Dhaka assures fair trial for mutineers


Dhaka : The Bangladesh Government has said it would hold a fair trial of the border guards who staged a mutiny last month and will allow them facility for self-defence.

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The assurance came two days after Human Rights Watch, a US-based body, expressed concern at civilians being tried by a military court and sought transparency of the legal processes involved, The Daily Star newspaper reported Saturday.

Law Minister Shafique Ahmed said: “I (have) repeatedly said the trial process will be fair and transparent. The accused will be given chance for self-defence.”

The minister said the rules and procedures would be decided after the government receives report of a high level team investigating the mutiny of Feb 25-26 in which 76 people, including 56 officers of the Bangladesh Army on deputation to the Bangladesh Rifles (BDR), were killed.

At a discussion organised by the BBC Bangladesh Sangalp, speakers urged the people in the government and in the opposition to refrain from making observations about the mutineers while the probe is on.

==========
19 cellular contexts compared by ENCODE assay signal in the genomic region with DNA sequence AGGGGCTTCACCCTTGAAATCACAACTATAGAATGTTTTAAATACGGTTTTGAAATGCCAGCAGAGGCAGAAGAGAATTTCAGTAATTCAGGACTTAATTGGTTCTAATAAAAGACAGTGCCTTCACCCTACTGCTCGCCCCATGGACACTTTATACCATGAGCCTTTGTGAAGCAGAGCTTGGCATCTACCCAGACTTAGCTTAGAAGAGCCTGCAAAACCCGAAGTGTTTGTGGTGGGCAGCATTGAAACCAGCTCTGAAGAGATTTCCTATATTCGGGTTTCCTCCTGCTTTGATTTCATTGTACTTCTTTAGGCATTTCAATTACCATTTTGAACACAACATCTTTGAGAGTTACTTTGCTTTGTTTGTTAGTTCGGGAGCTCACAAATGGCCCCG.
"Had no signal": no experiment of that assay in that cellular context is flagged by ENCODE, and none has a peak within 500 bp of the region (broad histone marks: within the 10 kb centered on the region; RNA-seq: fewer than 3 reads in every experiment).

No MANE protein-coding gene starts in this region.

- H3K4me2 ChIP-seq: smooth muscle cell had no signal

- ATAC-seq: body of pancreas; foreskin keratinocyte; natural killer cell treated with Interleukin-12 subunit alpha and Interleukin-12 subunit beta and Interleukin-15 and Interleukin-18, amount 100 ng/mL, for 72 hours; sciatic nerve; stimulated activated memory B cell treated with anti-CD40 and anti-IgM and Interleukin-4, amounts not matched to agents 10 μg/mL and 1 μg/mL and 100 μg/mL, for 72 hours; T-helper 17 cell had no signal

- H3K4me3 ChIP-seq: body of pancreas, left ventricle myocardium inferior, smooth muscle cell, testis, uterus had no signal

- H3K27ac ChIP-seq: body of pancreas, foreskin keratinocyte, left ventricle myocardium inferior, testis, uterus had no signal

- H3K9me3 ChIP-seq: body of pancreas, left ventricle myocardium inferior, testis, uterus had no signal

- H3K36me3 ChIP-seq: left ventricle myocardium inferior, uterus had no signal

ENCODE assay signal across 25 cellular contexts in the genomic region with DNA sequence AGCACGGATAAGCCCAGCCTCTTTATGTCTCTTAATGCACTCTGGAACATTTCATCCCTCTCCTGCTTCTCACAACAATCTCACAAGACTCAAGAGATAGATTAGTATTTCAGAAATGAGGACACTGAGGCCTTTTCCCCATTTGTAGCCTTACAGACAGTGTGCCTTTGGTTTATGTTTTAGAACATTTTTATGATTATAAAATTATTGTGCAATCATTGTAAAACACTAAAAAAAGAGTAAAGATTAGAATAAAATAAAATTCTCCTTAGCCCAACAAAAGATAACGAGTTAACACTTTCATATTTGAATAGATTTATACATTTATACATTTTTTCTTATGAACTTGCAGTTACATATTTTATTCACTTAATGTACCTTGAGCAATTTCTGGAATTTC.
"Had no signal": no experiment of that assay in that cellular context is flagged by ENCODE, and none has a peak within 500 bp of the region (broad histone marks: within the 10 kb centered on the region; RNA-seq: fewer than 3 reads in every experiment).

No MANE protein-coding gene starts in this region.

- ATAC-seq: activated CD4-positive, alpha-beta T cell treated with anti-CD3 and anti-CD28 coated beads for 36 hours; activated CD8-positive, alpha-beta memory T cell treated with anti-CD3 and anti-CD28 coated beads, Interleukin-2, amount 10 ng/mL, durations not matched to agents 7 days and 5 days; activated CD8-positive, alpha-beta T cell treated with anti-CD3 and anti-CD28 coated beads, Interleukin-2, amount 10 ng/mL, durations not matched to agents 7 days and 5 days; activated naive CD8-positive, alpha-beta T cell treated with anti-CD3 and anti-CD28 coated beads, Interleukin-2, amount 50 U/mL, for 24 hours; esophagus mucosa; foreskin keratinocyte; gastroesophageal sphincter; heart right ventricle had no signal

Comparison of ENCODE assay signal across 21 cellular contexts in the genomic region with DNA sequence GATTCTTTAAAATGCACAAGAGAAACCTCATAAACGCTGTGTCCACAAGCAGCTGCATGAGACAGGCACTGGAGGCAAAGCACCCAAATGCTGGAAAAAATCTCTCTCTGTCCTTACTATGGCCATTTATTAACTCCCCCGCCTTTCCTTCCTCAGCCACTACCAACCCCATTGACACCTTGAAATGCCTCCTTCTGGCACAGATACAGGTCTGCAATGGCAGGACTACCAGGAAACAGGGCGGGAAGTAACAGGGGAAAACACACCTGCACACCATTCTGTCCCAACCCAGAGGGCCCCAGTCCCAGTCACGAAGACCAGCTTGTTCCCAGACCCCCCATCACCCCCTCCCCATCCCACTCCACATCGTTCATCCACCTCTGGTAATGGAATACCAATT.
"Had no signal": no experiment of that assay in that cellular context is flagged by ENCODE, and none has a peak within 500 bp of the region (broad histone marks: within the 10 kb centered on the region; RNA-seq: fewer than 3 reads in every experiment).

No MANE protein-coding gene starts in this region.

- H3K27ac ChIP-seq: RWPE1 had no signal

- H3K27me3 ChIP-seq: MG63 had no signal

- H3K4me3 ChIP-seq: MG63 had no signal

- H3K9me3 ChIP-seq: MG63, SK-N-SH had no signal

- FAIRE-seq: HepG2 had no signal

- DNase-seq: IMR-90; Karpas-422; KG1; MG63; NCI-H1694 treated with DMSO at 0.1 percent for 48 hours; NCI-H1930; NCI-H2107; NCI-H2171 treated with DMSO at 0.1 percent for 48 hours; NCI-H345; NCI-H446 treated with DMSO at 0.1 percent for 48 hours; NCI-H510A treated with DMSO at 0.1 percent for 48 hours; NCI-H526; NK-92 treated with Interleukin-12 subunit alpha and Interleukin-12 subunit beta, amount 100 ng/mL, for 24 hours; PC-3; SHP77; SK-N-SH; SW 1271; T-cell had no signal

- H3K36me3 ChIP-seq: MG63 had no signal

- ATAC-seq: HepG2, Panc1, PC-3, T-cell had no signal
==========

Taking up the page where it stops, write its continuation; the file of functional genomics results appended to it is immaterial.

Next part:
Matia Choudhury, agriculture minister and a close confidante of Prime Minister Sheikh Hasina, said: “Sometimes silence is golden.”

Hasina and her ministers have variously called the mutiny a “conspiracy” with participation by “outsiders”, including members of banned Islamist militant outfits.

Commerce Minister Faruk Khan, who is coordinating the probe at different levels, told reporters Saturday that the investigations were yielding information about involvement of these forces.

Videotapes show many troopers carrying their rifles with red slings, which is not part of the BDR uniform, the minister said.

BDR Director General Mohammed Mainul Hussain said: “We have information from different sources and witnesses that some armed people and vehicles entered Pilkhana (BDR headquarters) during the Feb 25-26 bloodbath. We are verifying the information gathered so far and it will take more time to come to a conclusion on the matter.”

“A few survivors from the carnage said they had seen a few armed people getting down from a grey pick-up van inside the BDR headquarters Feb 25,” Hussain, a serving army brigadier general said.

He said the 67,000-force would be “raised afresh” with a new name, logo and uniform.

The BDR was East Bengal Rifles during the Pakistan era and traces its origin to the raising of the Bengal Army by the British 200 years ago.